This is the The Garden Station, Langley where last Sunday we had tea and scones: that’s after a walk along the old railway line, a sandwich in the lee of a stone wall (the wind was almost gale force), and a pleasant return along a wide and sheltered path through the woods. The station cafe is a delight, the conversation was stimulating and the scones home-made.
My Sunday walking companions. What a pleasure to move across the earth, together.
The conversation that emerged while we had our tea and scone (and jam) has had me contemplating this question of peeling paint! Or rather the underlying question of consciousness and Being – of self nature. Could it possibly be I’ve a blogging theme lurking here to explore? I certain hope so. For, when day after day I am simply not moved to write here, I find myself bereft. Ah! Perhaps it (the lurking theme) is the sweet-sadness of the passage of time, layer upon layer, showing the flow of….what is that? Being?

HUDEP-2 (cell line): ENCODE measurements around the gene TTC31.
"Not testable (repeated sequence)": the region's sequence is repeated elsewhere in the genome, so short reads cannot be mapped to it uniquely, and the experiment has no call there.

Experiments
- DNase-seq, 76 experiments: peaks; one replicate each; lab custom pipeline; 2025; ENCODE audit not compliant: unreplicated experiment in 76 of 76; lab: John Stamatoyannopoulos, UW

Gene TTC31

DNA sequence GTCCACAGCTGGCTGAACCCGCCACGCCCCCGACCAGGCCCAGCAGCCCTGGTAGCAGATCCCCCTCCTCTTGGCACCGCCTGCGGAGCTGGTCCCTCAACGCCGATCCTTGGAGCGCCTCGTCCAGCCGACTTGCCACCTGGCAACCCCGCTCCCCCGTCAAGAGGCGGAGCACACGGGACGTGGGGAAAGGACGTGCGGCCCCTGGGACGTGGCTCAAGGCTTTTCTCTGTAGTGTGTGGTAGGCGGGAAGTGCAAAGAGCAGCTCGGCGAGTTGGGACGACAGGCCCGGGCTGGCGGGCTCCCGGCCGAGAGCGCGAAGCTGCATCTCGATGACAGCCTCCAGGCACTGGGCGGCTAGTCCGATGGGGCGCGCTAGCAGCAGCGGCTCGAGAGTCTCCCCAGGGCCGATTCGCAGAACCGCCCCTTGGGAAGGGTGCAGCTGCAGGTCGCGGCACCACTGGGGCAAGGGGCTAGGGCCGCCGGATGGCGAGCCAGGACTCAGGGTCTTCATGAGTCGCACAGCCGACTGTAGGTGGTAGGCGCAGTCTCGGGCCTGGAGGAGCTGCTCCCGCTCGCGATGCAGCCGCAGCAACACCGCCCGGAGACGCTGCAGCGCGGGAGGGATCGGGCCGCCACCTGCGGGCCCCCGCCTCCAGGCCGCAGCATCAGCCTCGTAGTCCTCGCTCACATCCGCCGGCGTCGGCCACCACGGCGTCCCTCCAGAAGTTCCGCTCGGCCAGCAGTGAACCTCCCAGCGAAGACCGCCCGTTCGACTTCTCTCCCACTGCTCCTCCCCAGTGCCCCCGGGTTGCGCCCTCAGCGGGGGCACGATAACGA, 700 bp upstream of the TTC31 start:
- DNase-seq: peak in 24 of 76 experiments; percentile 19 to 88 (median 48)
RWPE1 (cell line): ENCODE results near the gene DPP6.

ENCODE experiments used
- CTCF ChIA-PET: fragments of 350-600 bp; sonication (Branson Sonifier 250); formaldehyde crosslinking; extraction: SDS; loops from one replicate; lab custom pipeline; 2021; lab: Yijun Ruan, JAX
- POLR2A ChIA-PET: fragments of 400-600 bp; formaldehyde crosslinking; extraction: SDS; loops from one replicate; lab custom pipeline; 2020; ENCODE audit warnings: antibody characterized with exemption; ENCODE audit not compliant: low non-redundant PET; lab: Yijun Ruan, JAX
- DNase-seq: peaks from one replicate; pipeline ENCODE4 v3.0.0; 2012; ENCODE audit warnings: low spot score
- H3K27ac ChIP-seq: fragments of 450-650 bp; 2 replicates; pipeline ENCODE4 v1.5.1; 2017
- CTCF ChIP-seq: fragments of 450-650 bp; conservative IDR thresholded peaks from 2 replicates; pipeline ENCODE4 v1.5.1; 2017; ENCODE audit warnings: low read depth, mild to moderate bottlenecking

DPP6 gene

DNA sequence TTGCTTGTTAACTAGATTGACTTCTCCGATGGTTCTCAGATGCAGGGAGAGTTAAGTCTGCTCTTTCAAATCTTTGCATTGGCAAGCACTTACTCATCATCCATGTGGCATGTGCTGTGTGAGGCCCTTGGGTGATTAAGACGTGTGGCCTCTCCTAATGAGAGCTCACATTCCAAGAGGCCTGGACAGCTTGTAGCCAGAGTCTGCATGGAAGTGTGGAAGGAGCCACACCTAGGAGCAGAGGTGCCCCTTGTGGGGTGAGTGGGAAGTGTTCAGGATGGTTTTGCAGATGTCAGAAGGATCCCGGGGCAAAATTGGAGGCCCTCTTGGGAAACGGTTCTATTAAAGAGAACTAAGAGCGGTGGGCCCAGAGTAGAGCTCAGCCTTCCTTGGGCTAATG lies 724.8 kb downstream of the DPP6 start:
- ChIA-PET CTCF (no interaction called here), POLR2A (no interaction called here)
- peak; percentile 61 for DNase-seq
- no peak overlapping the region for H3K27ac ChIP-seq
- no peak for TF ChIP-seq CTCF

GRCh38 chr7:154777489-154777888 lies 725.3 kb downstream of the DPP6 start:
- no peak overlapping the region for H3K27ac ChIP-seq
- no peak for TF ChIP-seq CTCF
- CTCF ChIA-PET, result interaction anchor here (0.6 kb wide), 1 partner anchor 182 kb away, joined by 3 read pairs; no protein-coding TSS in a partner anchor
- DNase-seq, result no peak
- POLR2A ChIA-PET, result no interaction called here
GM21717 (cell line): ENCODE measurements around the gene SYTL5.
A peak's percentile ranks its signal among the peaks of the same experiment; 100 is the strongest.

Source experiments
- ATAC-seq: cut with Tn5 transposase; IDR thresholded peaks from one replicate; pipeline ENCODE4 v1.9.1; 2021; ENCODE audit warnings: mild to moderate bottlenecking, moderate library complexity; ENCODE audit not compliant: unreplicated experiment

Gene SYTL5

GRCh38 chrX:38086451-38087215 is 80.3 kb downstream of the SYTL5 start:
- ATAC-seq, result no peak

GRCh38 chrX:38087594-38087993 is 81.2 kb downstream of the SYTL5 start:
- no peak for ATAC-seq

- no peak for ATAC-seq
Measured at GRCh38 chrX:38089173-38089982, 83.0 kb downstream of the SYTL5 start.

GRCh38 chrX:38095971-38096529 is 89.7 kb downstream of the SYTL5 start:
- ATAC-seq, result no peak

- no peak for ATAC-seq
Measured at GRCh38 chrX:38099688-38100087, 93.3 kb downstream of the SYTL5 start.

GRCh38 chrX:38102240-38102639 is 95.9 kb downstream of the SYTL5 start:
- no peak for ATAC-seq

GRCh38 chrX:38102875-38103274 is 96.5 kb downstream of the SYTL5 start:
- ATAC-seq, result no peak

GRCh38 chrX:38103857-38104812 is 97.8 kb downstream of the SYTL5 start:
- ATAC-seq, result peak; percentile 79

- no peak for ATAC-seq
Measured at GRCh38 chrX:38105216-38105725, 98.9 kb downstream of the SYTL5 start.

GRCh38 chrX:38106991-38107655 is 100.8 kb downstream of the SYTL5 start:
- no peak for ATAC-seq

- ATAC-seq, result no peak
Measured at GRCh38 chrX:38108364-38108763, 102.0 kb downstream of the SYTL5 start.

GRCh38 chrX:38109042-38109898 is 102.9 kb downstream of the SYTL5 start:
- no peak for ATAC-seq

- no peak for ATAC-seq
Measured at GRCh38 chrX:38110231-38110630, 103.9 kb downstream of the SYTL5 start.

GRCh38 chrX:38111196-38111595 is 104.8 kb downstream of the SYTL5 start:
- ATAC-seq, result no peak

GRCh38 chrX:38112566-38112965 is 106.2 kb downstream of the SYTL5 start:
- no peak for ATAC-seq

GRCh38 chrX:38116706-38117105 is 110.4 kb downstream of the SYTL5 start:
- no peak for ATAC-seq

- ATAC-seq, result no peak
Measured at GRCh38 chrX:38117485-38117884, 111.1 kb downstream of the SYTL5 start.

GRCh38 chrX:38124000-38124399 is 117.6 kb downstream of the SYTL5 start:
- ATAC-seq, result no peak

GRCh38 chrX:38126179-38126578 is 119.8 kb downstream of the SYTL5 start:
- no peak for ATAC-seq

I stumbled upon a book in the monastery library the other day, looking for the map I seem to remember. While there I checked the ‘new arrivals’ shelf and I’m so glad I did. It is called The Zen Teaching of Homeless Kodo with Kosho Uchiyama and Shohaku Okumura commenting on selected sayings and teachings of the Great Master Sawaki Kodo. He was himself, he spoke in a straightforward manner and I love what he has to say. Wise person and he didn’t wrap up the teaching in technical words which then needed explanation. Here is a taste from the start of the chapter, Opinions Gone to Seed.
Kodo Sawaki: Some opinions have passed their prime and lost relevance. For instance, when grownups lecture children, they often simply repeat ready-made opinions. The merely say, “Good is good; bad is bad.” When greens go to seed, they become hard and fibrous. They aren’t edible anymore. We should always see things with fresh eyes!
Often people say, “This is valuable!” But what’s really valuable? Nothing. When you die, you have to leave everything behind. Even the national treasures in Kyoto and Nara will sooner or later perish. It not a problem even if they all burn down.
Soon after Rev. Master Jiyu arrived in Japan in 1962 to study with Koho Zenji at Sojiji she had an understanding sometimes referred to as a first kensho. Koho Zenji sent her to visit Sawaki Kodo who was in Tokyo at the time to have the understanding confirmed. Which he did. He has a special place in my heart and I’m so glad to have run into this book full of his often irreverent words which point deeply and directly to the heart of practice.